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Curious way to treat friendlies

In his article on Frank Field&#39s book on welfare reform (Money Marketing, , Patrick Collinson says he finds Mr Field&#39s call for a revival in the friendly society movement as a key player in future welfare provision to be curious (Money Marketing, October 30).

I find Mr Collinson&#39s comment curious or, more specifically, his apparent ignorance regarding the history of the societies.

If he had any inkling of their involvement in the provision of welfare before the National Health Service was introduced, he would have been unlikely to have begun his sentence with the word curiously.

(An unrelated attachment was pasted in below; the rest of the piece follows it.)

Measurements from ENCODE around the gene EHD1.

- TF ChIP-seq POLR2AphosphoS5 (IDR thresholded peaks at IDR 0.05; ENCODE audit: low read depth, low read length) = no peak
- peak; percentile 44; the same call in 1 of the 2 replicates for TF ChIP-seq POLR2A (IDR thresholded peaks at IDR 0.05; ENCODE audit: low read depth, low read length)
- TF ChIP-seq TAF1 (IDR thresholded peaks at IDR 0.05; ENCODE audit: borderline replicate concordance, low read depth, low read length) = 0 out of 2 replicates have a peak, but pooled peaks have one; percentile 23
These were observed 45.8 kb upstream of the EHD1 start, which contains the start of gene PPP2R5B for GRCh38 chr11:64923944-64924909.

Frank Field, on the other hand, is well aware of the background of the friendly society movement and his reasons for a revival call will be almost certainly based on several facts.

First, that friendly societies exist solely for the benefit of their membership, with no shareholders, all surpluses being passed on to the membership by way of bonuses or improved benefits.

Second, their past experience (gained over a period longer than that of the existence of the NHS) surely qualifies them for serious consideration. Last and perhaps most important of all, they treat their members as individuals and not profit centres.

Perhaps Patrick Collinson can explain why he used the word curiously instead of, perhaps, logically.

C A Freeman

Marketing manager,

National Deposit

Friendly Society,




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